Second, the legislative history of the EAJA amendments indicates that the effective-date language means what it literally says. The 1985 EAJA amendments extended the life of the EAJA (which had expired a few months earlier); they made some substantive changes in the prior act; and they also made "changes which merely clarify existing law." H.R.Rep. No. 120, 99th Cong., 1st Sess. 1, 11 (1985), reprinted in 1985 U.S.Code Cong. & Admin.News 132, 139. The House of Representatives report on the bill that became law explicitly says that the eminent domain "prevailing party" definition was one of the type of changes last-mentioned, it was "adopted ... to clarify the status of condemnation actions under the Act." H.R.Rep. No. 120 at 18, U.S.Code Cong. & Admin.News at 147 (by "mak[ing] clear that condemnation cases are covered by the Act ... [and by] provid[ing] a standard for determining who the prevailing party would be in such actions"). The House report also explicitly says that the "changes which are made by [the bill] which merely clarify existing law are retroactive and apply" to pending "matters." H.R.Rep. No. 120 at 11, U.S.Code Cong. & Admin.News at 139 (emphasis added) (contrasting clarifying changes with those that "expand or otherwise change existing law" and take effect on the date of enactment of the new bill). The House report added that the 1985 amendments in part reflected Congress's view that "courts are misconstruing the Act." H.R.Rep. No. 120 at 9, U.S.Code Cong. & Admin.News at 137. And, it therefore concluded "[t]o the extent that amendments made by this Act merely clarify the original Congressional intent in EAJA these amendments will have the effect of informing judicial construction of pre-1985 provisions of EAJA with respect to pending cases." H.R.Rep. No. 120 at 21, U.S.Code Cong. & Admin.News at 149.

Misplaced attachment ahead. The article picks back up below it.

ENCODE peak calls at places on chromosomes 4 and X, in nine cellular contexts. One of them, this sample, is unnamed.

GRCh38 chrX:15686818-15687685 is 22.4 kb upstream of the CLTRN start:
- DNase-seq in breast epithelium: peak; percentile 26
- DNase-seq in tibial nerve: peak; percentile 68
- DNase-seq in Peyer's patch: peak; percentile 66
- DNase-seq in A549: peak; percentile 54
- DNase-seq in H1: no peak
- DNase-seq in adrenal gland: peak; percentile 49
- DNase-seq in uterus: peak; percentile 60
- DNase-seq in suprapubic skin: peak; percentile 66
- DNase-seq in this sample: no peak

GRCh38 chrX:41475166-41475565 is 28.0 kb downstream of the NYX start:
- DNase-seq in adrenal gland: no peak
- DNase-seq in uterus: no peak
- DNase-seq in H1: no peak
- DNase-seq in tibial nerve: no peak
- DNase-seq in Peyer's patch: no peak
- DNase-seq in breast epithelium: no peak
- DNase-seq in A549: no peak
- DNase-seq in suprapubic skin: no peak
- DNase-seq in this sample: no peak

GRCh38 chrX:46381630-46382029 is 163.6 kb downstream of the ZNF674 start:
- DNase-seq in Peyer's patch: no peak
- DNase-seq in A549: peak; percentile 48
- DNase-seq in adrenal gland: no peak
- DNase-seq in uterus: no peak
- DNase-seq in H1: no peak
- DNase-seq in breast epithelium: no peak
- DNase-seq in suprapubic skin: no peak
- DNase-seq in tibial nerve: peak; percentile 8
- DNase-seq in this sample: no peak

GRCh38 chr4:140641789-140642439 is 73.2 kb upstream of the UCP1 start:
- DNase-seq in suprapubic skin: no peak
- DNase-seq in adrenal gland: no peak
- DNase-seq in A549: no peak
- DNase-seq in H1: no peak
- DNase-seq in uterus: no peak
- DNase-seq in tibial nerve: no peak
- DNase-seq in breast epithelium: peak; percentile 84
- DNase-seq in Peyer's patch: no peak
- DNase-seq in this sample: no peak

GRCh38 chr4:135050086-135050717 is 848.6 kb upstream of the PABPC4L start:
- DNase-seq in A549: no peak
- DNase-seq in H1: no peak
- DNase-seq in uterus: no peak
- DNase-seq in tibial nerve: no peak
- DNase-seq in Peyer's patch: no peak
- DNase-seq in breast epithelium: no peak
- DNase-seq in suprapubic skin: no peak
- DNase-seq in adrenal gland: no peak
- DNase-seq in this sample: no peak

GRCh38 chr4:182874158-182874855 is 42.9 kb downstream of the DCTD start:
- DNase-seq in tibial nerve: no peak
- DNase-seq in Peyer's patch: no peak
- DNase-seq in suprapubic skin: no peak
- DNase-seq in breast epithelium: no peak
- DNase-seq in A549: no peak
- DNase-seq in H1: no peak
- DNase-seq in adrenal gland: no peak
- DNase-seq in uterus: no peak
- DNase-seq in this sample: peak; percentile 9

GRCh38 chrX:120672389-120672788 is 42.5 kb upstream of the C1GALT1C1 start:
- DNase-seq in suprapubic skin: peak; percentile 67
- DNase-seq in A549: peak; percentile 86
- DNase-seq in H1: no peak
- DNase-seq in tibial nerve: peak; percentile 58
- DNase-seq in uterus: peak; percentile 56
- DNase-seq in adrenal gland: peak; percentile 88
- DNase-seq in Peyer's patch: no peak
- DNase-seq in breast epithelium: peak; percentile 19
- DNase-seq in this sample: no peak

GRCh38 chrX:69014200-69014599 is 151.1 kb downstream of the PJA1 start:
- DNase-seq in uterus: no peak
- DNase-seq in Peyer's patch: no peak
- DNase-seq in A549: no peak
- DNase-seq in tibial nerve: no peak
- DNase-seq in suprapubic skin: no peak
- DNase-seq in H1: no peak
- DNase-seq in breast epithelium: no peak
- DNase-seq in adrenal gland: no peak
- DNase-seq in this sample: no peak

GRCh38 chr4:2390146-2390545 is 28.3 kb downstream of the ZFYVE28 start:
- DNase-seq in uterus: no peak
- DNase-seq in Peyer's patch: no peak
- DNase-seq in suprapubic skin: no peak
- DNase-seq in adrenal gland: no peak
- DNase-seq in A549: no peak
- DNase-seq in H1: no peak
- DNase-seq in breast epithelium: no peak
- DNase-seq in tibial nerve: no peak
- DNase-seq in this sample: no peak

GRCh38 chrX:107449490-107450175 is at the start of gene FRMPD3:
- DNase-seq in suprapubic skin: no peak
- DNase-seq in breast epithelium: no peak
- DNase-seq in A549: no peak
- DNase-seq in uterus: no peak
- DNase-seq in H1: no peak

The only arguably contrary legislative history consists of the following remark on the House floor by Congressman Kastenmeier:
I would like to clarify the effective date provisions of [the new bill] and the relationship of these provisions with the original act. Cases which were pending on October 1, 1984, including fee application proceedings would be governed by the original act, provided that the time to file the fee application expired before the date of enactment of this bill. This bill would apply to any case pending on October 1, 1984, and finally disposed of before the date of enactment of this bill, if the time for filing an application for fees and other expenses had not expired as of such date of enactment.